Donate to Links


Click on Links masthead to clear previous query from search box

GLW Radio on 3CR



Recent comments



Syndicate

Syndicate content

Scandinavia

Winning power, not just government

 

 

By Florian Wilde

 

May 6, 2017
 Links International Journal of Socialist Renewal reposted from Jacobin with the author's permission Is it a shortcut, if it’s seemingly the only path on offer? Many left parties in Europe today see participating in a center-left coalition government as the only realistic way to win reforms. They often justify joining these administrations by reasoning that having a left party in government will at least block the most regressive policies and keep a more reactionary formation from taking power. These parties also believe government participation will increase their credibility in the eyes of voters and members, ultimately strengthening their prospects to govern on their own.

 

Twenty-five years of history, however, suggest that these expectations are rarely met.

 

Denmark: Fresh openings for Red-Green Alliance as it marks 25 years

For more on Denmark's Red-Green Alliance, click HERE.

By Liam Flenady

May 24, 2014 -- Green Left Weekly -- Denmark's Red-Green Alliance (RGA) marked 25 years since its founding at a national conference on May 16 to 18, 2014. A radical left unity project marking 25 years in existence is itself a cause for celebration, but this conference was able to celebrate much more. After about 20 years as a fringe party in Danish politics, the RGA has recently emerged as a significant force.

In elections in 2011, the party tripled its presence in parliament from four seats to 12, jumping from 2.2% to 6.7% of the vote. In last year’s municipal elections, the RGA hugely expanded its presence, winning representatives in almost all municipality and regional councils.

And the RGA is set to expand further in parliamentary elections in September. It is polling at about 11%, making it potentially the fourth-largest force in Danish politics.

With the growth in influence, scope and members, this year’s congress was largely focused on making steps to become a mass party of the left.

Sweden: How the welfare state was stolen

[For more on Sweden, click HERE.]

By Adam Bott

April 2014 -- Red Pepper, posted at Links International Journal of Socialist Renewal with permission -- For a hundred years, ABF-Huset on Sveavägen has been the headquarters of the workers’ education movement, a pillar of Sweden’s "study-circle social democracy". Every day and all evening the classrooms and lecture halls are filled with adult education classes, theatre and music performances, as well as political discussions.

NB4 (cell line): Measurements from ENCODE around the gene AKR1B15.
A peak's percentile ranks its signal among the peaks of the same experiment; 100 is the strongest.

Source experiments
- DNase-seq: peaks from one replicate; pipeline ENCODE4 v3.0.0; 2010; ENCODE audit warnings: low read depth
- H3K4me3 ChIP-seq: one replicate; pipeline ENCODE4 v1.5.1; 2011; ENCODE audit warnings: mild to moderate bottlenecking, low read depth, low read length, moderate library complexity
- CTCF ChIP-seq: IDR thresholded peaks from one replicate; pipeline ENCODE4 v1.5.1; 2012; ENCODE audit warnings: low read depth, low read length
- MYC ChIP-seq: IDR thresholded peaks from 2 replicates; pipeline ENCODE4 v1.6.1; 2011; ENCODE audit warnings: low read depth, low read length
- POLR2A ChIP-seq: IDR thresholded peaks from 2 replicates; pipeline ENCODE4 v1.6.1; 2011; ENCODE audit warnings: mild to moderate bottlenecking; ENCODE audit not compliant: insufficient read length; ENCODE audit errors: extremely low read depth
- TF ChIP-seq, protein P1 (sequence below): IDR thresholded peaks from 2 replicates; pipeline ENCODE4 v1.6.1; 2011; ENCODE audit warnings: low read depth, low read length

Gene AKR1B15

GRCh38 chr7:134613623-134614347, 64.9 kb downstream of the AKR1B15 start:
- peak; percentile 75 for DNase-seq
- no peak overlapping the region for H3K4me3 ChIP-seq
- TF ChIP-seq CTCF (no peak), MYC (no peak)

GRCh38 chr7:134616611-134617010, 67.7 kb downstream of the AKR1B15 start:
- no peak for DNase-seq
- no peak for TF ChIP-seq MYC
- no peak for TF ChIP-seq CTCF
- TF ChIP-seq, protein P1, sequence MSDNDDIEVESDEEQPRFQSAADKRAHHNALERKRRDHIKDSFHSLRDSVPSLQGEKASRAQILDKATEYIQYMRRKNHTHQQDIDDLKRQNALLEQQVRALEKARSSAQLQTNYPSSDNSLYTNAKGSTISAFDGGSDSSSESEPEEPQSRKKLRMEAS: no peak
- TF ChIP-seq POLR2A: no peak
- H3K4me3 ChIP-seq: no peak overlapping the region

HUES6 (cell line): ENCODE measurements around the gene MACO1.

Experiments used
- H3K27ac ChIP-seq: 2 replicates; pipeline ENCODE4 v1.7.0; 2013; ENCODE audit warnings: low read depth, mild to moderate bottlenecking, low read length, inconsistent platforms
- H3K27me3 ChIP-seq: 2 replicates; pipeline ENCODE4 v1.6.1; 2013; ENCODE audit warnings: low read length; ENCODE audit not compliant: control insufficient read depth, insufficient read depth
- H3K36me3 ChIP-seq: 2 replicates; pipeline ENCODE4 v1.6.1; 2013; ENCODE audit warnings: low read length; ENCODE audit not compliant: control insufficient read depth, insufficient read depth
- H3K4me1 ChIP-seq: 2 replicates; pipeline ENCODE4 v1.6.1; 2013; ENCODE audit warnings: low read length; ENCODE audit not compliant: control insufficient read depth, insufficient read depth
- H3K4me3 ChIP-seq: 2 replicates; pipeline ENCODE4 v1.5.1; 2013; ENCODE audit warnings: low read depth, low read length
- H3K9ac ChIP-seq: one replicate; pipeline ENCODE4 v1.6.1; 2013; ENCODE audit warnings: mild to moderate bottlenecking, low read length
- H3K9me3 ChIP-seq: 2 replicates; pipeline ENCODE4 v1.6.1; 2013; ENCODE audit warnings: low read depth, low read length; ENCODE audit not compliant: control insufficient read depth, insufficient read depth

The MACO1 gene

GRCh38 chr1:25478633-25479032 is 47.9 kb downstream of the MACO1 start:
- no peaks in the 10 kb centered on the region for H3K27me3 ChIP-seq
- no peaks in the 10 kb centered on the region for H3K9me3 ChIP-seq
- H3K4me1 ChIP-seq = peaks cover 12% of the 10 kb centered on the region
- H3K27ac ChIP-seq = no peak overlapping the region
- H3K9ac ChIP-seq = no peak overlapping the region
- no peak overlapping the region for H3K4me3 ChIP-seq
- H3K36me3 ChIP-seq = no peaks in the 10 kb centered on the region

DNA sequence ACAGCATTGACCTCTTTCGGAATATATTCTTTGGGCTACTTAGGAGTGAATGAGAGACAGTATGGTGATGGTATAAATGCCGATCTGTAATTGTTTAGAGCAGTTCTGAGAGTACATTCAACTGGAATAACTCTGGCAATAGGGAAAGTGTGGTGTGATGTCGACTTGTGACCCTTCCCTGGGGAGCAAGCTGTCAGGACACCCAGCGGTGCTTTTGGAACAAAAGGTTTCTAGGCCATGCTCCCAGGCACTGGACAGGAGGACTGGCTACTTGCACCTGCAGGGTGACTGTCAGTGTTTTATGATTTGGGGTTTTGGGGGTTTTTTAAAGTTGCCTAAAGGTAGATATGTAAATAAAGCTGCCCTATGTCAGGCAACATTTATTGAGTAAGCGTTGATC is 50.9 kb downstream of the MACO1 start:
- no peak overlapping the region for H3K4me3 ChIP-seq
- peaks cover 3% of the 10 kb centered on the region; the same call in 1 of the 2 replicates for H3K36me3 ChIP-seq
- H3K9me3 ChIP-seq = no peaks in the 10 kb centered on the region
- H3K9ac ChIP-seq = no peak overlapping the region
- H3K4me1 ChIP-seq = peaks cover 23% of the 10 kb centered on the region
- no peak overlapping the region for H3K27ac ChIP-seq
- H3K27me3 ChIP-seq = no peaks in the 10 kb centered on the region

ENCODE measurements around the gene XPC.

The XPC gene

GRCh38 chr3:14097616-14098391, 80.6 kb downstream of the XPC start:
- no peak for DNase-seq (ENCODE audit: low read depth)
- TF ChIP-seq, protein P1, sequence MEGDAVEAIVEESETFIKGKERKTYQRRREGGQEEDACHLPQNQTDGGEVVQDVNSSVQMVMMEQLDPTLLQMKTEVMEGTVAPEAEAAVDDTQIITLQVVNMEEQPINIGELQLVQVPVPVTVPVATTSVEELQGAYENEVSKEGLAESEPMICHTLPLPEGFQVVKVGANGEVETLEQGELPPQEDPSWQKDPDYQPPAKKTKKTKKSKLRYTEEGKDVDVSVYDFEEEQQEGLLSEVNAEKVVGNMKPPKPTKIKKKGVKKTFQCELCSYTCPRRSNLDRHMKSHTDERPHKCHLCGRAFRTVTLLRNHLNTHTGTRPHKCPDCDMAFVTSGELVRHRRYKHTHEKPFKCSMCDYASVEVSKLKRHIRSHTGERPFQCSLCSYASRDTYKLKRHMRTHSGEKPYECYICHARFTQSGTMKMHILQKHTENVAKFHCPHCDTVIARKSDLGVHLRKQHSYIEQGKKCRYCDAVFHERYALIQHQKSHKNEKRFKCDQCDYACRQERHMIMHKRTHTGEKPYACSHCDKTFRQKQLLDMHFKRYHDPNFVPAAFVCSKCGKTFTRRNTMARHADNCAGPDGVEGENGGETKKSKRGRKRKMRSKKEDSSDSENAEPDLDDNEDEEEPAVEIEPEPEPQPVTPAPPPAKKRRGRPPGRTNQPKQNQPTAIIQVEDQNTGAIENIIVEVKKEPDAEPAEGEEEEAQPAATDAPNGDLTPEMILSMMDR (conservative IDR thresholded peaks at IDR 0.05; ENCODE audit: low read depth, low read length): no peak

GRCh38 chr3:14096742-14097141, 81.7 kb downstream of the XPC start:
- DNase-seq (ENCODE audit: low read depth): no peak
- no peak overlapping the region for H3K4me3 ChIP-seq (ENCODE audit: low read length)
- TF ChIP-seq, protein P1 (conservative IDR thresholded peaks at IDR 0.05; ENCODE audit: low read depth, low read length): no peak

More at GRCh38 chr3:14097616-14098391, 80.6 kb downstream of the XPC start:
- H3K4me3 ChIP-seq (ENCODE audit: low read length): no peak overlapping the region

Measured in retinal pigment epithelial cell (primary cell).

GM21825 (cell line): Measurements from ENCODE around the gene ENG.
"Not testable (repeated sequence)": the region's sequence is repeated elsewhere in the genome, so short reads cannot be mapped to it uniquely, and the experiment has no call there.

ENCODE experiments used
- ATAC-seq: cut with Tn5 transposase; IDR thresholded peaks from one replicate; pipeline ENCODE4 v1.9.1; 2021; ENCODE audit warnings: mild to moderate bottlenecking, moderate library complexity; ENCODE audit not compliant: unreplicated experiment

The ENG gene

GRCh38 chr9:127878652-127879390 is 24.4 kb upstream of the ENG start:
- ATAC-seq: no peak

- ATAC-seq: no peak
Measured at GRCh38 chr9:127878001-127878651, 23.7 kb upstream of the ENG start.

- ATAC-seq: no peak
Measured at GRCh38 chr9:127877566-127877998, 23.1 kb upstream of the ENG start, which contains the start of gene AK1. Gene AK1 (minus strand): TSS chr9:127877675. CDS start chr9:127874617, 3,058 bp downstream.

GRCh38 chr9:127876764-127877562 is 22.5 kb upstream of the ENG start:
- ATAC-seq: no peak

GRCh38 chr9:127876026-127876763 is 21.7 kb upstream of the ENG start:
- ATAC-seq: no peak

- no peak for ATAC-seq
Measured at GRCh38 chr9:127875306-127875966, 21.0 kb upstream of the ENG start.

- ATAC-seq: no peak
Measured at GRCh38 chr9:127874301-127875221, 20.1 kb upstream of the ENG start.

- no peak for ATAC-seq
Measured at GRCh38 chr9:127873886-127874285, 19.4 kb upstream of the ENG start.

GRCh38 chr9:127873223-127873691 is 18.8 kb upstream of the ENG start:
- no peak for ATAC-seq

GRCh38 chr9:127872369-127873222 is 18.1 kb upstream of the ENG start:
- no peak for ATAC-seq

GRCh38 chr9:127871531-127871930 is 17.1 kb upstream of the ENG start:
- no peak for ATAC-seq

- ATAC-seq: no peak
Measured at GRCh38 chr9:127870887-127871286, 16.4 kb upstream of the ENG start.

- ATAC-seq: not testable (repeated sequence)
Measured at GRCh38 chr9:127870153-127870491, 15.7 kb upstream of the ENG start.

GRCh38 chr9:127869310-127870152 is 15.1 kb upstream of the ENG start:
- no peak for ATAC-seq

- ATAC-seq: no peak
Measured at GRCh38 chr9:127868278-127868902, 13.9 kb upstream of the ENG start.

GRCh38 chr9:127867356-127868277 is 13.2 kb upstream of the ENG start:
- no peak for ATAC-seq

Tonight’s public meeting is standing room only. The mood is cheerful, earnest, disciplined and, dare I say it, rather churchly. Fittingly, we begin with songs: first a hymn tune with the refrain "Everything is for sale", then a jazzier number that goes "Got any money? (Then you can buy a place in the queue)". Next there’s a short dystopian pantomime set in a hospital waiting room: the man with the private plan goes straight upstairs while the lady on the public option has to wait in line. The sheepish uninsured fellow with the broken leg is shown a price list, then the door.

Denmark: Red-Green Alliance big winner in municipal elections

Map of elected representatives of the Red-Green Alliance.

By Anne Rehder, international secretary, Enhedslisten (Red-Green Alliance, Denmark)

November 20, 2013 -- Links International Journal of Socialist Renewal -- Denmark's municipal and regional elections on November 19 were a historic success for the Red-Green Alliance (RGA or Enhedslisten). We are now a nationwide party with representatives in all regions and corners of Denmark. With an increase in votes from the previous election in 2009 from 2.3% to 6.9%. The RGA now has seats in 79 municipalities and all regions of Denmark, up from only a presence in 10 municipalities and one representative in the capital region around Copenhagen. The total number of city councillors has gone from 14 to 119 and from one regional elected to 15.

Furthermore the results grants the RGA a seat in the National Organisation of Municipalities, which negotiates the economy of the municipalities with the government and has been tolerating one austerity budget after the other even though it previously had a majority consisting of the Social Democrats (SD) and the Socialist People's Party (SPP). This gives the RGA a change to break the austerity consensus.